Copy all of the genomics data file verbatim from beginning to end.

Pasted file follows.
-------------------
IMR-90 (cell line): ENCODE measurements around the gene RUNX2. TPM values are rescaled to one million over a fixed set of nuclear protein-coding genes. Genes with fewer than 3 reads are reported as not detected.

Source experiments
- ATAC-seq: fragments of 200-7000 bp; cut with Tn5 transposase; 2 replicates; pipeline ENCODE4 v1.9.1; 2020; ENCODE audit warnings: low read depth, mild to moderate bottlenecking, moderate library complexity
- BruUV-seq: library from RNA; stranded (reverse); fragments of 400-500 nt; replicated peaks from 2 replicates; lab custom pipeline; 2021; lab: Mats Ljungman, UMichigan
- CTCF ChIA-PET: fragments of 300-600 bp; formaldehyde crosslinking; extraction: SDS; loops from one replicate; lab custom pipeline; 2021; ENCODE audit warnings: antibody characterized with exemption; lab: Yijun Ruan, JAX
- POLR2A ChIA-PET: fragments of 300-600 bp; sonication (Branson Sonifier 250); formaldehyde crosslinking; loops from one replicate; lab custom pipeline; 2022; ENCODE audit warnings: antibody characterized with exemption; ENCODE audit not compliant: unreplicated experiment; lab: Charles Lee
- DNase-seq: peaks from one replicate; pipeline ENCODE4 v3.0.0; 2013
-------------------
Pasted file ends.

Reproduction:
IMR-90 (cell line): ENCODE measurements around the gene RUNX2. TPM values are rescaled to one million over a fixed set of nuclear protein-coding genes. Genes with fewer than 3 reads are reported as not detected.

Source experiments
- ATAC-seq: fragments of 200-7000 bp; cut with Tn5 transposase; 2 replicates; pipeline ENCODE4 v1.9.1; 2020; ENCODE audit warnings: low read depth, mild to moderate bottlenecking, moderate library complexity
- BruUV-seq: library from RNA; stranded (reverse); fragments of 400-500 nt; replicated peaks from 2 replicates; lab custom pipeline; 2021; lab: Mats Ljungman, UMichigan
- CTCF ChIA-PET: fragments of 300-600 bp; formaldehyde crosslinking; extraction: SDS; loops from one replicate; lab custom pipeline; 2021; ENCODE audit warnings: antibody characterized with exemption; lab: Yijun Ruan, JAX
- POLR2A ChIA-PET: fragments of 300-600 bp; sonication (Branson Sonifier 250); formaldehyde crosslinking; loops from one replicate; lab custom pipeline; 2022; ENCODE audit warnings: antibody characterized with exemption; ENCODE audit not compliant: unreplicated experiment; lab: Charles Lee
- DNase-seq: peaks from one replicate; pipeline ENCODE4 v3.0.0; 2013